A Principal’s Story: Breaking the Pipeline through Trauma-Informed Practices

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Maurice Harper, Principal at Civic Center Secondary School

To truly understand the impact that mindfulness can have on schools, one only has to listen to the words of Maurice Harper, a principal at Civic Center Secondary School in San Francisco.

Civic Center is not your average school–its students enroll due to juvenile probation, homelessness, expulsions, truancy, and behavioral intervention. What makes the school unique, however, is not the population it serves, but how it chooses to serve them.  

Civic Center is steadfast in its commitment to creating an inclusive and safe environment in which positive relationships are a key. Mindfulness practice is leveraged across the school to build community and nourish staff so they feel equipped to deal with any challenges that arise. 

Thanks to the generosity of our community and the support of the Kaiser and Quest foundations, Mindful Schools’ School-Wide Mindfulness Program has been supporting Civic Center’s work for the past two years, with powerful results.

This is an edited excerpt from a conversation between Principal Harper and Kory O’Rourke, Head of Program at Mindful Schools:

O’Rourke: 

Can you tell us about the population of students that Civic Center Secondary School serves?

Harper:

Civic Center is a County school. We have students who have been involved in juvenile probation and have a parole officer, some are wardens to the court, some are staying in group homes, and some are homeless. They come from all the different kinds of family constructions—grandmothers as heads of household, single dads, or even older sisters that are taking that responsibility. Most of our students are behind in credits, have been truant, or are no longer considered graduation track students–so coming to school is a big thing. We try to instill that hope back in them.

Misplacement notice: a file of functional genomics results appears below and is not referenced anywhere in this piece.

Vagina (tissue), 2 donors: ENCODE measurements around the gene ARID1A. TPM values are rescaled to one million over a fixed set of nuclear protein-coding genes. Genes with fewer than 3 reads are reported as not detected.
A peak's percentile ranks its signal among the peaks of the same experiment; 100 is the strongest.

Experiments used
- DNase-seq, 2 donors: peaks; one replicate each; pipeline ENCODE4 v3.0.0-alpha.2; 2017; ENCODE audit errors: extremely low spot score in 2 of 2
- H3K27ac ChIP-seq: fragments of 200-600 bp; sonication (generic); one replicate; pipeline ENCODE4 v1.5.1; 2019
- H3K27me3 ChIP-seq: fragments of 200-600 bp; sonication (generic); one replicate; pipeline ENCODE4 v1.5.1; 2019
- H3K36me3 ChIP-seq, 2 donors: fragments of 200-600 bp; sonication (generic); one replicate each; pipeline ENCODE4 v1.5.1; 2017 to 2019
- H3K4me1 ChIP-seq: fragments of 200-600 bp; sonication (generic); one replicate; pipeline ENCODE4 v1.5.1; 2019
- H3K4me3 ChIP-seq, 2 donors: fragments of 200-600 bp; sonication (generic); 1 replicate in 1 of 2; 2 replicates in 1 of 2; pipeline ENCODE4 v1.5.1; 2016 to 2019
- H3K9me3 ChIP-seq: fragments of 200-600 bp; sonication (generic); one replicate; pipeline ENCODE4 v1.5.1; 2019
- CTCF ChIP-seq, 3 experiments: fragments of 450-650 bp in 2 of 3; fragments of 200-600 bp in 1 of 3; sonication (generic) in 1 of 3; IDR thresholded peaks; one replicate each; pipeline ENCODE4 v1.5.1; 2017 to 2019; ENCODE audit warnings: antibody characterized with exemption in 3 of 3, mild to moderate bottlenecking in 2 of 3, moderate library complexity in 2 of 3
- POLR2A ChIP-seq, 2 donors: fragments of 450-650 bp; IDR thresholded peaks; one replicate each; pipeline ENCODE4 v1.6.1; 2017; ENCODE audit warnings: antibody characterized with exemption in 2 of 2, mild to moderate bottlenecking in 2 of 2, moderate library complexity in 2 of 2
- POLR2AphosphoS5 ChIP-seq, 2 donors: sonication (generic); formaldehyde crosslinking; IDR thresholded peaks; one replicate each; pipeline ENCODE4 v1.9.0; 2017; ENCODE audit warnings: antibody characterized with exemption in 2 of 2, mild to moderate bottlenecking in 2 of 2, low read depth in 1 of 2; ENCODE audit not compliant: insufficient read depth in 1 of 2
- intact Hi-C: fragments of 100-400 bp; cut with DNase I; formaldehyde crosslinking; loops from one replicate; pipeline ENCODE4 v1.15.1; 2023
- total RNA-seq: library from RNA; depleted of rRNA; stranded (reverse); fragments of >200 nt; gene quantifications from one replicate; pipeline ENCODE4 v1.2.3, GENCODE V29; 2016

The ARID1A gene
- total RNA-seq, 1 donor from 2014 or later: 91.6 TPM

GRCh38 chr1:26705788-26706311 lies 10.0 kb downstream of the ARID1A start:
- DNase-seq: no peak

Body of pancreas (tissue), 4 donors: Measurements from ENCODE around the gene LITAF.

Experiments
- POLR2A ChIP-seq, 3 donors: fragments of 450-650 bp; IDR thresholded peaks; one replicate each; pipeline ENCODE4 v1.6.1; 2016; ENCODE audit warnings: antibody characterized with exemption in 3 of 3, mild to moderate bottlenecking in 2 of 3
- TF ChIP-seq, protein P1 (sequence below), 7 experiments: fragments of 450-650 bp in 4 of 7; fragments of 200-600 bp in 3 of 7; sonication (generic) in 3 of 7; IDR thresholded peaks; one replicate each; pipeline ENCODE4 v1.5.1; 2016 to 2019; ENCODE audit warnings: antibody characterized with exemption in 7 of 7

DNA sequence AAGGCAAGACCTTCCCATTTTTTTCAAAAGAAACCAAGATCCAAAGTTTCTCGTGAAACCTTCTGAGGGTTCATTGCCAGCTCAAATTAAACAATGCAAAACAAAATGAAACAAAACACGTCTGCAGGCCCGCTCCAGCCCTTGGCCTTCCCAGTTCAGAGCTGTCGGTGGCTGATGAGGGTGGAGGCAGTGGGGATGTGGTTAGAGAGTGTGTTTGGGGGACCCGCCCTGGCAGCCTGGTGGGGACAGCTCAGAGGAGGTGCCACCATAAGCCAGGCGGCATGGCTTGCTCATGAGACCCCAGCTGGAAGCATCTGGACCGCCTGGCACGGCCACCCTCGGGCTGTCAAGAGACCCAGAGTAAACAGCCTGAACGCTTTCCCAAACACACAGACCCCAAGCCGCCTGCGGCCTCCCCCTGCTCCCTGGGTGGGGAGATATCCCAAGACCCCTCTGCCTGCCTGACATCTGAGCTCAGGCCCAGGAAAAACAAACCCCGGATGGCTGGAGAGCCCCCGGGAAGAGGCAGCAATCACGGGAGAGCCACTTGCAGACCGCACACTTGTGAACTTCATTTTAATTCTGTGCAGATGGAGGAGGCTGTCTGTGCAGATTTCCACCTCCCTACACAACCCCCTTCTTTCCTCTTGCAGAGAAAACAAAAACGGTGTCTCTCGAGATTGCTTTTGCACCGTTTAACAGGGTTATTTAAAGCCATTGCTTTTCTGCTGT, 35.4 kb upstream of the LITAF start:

Because of their probation, many students have monitoring devices that are part of their person 24 hours a day. Some students deal with trauma by using substances to numb themselves to the hurt or the fears that they have. Many come from across the city to get to school, so they legitimately have fears for their safety in passing through certain neighborhoods. That’s a real challenge. These students have dealt with the violence of poverty, the violence of abuse, the violence of neglect. The majority are African American males; we also have a strong contingent of African American females, and some Latino males and Latina females. We have students who have been expelled from the district schools. Some, once they have gained some traction, can go to a continuation school or back to a comprehensive school. 

O’Rourke: 

Why did you choose to work with Mindful Schools? 

Harper: 

I saw the opportunity to be part of Mindful Schools as a gift. At the end of the prior year, I had a staff member that was overwhelmed and actually attempted suicide. I am very aware of the trauma that our staff goes through. His commitment was typical to the commitment that our folks make to our students—he did all he could for them, he put in long hours and was very personable, all while still upholding the necessary boundaries.